Quotes on Spiritual Experiences
It is the Holy Ghost who testifies that Jesus Christ is the Beloved Son of a Heavenly Father who loves us and wants us to have eternal life with Him in families. With even the beginning of that testimony, we feel a desire to serve Him and to keep His commandments. When we persist in doing that, we receive the gifts of the Holy Ghost to give us power in our service. We come to see the hand of God more clearly, so clearly that in time we not only remember Him, but we come to love Him and, through the power of the Atonement, become more like Him.
You might ask, “But how does this process get started in someone who knows nothing about God and claims no memory of spiritual experiencesat all?” Everyone has had spiritual experiences that they may not have recognized. Every person, upon entering the world, is given the Spirit of Christ. — President Eyring Henry B. Eyring, “O Remember, Remember,” General Conference, October 2007
One great evil is that men are ignorant of the nature of spirits . . . and imagine that when there is anything like power, revelation, or vision manifested, that it must be of God. [Some churches] frequently possess a spirit that will cause them to lie down, and during its operation, animation is frequently entirely suspended; they consider it to be the power of God, and a glorious manifestation from God – a manifestation of what? Is there any intelligence communicated? Are the curtains of heaven withdrawn, or the purposes of God developed? Have they seen and conversed with an angel – or have the glories of futurity burst upon their view? No! But their body has been inanimate, the operation of their spirit suspended, and all the intelligence that can be obtained from them when they arise, is a shout of “glory,” or “hallelujah,” or some incoherent expression; but they have had “the power.”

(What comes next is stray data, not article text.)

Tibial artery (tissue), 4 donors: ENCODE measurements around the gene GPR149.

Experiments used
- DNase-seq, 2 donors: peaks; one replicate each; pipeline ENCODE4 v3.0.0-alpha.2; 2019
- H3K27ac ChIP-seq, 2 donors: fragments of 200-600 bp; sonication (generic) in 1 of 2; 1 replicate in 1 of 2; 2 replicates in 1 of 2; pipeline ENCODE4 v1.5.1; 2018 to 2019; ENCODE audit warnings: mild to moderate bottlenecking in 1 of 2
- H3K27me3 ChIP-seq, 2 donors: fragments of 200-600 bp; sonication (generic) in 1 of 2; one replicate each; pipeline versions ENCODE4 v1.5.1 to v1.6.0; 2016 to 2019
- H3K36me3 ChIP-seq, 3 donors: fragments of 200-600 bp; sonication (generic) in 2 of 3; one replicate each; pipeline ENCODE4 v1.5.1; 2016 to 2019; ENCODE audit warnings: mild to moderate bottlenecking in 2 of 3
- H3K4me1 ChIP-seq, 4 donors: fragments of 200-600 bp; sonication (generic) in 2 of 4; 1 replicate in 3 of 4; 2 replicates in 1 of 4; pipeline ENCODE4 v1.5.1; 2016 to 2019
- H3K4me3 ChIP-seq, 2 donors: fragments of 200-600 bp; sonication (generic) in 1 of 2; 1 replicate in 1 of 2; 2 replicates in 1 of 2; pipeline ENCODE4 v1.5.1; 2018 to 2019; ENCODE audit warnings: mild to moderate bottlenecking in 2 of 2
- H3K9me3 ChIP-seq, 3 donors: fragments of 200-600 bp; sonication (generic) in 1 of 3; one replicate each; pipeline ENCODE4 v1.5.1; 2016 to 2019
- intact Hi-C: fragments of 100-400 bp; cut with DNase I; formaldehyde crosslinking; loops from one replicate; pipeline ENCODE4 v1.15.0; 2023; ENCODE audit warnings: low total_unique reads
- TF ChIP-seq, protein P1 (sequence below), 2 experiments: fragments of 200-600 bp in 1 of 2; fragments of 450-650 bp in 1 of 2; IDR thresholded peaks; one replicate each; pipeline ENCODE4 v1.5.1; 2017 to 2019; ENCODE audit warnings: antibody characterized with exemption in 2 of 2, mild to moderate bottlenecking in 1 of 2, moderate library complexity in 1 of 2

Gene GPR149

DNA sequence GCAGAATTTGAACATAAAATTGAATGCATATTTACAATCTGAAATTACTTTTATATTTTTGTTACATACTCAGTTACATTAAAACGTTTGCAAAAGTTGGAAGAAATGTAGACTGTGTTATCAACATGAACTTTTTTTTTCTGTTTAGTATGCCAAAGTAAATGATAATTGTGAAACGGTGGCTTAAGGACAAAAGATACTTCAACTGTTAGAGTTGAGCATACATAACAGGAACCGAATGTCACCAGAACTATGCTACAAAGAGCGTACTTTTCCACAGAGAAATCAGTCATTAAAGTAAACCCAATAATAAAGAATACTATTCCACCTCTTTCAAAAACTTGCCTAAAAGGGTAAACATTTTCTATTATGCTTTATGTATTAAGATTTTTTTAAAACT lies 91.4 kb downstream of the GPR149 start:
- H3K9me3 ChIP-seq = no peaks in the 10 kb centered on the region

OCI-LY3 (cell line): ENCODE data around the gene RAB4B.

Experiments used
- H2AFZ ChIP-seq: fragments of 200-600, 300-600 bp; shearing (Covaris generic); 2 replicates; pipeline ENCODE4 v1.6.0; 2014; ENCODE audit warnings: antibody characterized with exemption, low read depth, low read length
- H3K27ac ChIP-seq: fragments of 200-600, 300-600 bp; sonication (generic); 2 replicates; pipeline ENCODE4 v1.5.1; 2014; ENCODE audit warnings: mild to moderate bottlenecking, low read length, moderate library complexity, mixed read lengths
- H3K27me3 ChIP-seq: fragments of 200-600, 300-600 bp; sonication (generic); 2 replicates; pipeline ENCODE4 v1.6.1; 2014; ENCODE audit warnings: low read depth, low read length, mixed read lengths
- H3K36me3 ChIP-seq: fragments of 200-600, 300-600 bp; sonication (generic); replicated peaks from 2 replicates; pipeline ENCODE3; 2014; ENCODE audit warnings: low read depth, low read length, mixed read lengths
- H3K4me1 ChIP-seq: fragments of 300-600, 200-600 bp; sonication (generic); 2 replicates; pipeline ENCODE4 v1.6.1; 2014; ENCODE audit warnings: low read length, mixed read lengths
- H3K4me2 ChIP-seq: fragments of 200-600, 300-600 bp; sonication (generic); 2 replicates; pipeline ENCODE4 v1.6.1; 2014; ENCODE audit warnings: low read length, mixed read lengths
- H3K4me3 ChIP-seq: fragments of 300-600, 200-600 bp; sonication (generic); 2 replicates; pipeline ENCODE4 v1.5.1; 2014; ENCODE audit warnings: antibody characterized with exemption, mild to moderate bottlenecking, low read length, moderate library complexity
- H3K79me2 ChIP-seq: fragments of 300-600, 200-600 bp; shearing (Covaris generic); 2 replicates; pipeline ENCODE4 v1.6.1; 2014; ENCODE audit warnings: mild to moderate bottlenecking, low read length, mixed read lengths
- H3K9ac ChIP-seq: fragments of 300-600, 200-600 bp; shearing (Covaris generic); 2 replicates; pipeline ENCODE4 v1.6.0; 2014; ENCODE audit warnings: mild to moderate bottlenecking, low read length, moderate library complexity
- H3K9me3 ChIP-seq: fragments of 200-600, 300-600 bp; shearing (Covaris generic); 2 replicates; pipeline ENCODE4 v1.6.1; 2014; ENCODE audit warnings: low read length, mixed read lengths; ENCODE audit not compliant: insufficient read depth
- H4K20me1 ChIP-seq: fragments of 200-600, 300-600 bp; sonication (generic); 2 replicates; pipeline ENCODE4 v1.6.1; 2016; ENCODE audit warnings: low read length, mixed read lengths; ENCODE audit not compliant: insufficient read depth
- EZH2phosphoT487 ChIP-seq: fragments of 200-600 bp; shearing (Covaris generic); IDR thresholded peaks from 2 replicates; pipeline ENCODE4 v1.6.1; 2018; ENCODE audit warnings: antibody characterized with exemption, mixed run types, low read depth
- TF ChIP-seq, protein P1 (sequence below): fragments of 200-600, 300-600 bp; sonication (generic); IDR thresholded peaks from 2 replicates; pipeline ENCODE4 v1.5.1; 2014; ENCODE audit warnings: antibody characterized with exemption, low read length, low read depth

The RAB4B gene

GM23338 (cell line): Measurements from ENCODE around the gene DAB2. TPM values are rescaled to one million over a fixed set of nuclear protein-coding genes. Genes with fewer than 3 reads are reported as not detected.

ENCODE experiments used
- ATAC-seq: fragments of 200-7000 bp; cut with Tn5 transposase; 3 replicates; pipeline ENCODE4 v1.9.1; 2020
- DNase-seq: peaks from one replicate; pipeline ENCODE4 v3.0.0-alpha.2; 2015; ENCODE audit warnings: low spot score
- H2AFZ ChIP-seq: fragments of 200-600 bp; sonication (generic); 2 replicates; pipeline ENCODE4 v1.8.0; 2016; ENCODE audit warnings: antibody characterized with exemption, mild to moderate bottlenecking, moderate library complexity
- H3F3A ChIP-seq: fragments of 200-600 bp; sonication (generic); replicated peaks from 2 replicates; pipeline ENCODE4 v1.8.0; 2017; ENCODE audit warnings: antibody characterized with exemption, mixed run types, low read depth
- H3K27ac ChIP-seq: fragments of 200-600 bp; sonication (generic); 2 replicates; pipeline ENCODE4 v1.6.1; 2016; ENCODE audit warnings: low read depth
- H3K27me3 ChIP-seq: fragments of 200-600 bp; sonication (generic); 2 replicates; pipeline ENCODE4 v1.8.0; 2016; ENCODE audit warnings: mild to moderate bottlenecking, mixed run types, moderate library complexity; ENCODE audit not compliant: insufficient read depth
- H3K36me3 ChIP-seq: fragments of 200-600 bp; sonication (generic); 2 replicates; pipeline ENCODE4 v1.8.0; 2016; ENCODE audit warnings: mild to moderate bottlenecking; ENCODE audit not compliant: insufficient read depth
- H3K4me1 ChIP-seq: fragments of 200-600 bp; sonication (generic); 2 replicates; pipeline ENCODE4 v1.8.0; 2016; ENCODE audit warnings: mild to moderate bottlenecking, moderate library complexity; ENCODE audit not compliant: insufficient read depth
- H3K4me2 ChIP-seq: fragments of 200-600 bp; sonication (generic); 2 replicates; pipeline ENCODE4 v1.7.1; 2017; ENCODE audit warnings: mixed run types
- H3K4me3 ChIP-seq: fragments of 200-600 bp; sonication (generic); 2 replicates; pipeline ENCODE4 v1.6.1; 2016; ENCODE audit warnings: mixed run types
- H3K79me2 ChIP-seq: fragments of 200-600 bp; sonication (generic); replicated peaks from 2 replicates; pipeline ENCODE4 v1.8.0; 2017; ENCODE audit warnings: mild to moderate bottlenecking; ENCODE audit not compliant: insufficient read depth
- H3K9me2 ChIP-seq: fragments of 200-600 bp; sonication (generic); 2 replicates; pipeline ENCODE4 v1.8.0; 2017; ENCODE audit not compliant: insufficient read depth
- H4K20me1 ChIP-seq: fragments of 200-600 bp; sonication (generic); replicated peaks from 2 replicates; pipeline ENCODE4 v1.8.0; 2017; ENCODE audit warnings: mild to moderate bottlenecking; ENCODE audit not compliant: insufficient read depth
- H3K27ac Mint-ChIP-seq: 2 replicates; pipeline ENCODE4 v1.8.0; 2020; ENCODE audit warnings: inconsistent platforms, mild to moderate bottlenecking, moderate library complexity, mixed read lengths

The Shaker will whirl around on his heel, impelled by a supernatural agency or spirit, and think that he is governed by the Spirit of God; and the Jumper will jump and enter into all kinds of extravagances. A Primitive Methodist will shout under the influence of that spirit, until he will rend the heavens with his cries; while the Quakers . . . moved as they think, by the Spirit of God, will sit still and say nothing. Is God the author of all this? If not of all of it, which does He recognize? Surely, such a heterogeneous mass of confusion never can enter into the kingdom of heaven. — Teachings of the Prophet Joseph Smith, pp. 203-4
I was recently in Vavau, Tonga. It is a little island which is one and a half hours away from Nuku’alofa by plane and twenty-four hours away by boat. By boat it is the worst trip that can be made. (If you don’t believe that, ask Elder Gordon B. Hinckley, who went there recently to organize a stake and could not get a plane.) When the area conference was announced for Tonga, it was determined that only one boat would be available for the Saints from Vavau. The boat held 150 people. If you stuffed bodies into every possible corner of the ship, you could get close to three hundred people. Eight hundred Tongans jammed onto that boat and stood up for twenty-four hours without sleep, without food, without drink, without anything – because they knew that a prophet of God was going to be in their islands and they were not going to miss him for anything in the world.
Do you want to go to conference that badly? Do you care that the prophet of the Lord is speaking in the neighborhood? Do you care enough to flip on a television set, a radio, or to come to this building to watch a priesthood meeting? Eight hundred people stood up for twenty-four hours to get to conference, and they didn’t think anything about it. “The President of the Church is here,” they said. “That’s our prophet, and we may not see him again soon.” And they came. — Elder Jeffrey R. Holland, “Remembered and Nourished by the Good Word of God,” BYU Devotional, September 26, 1976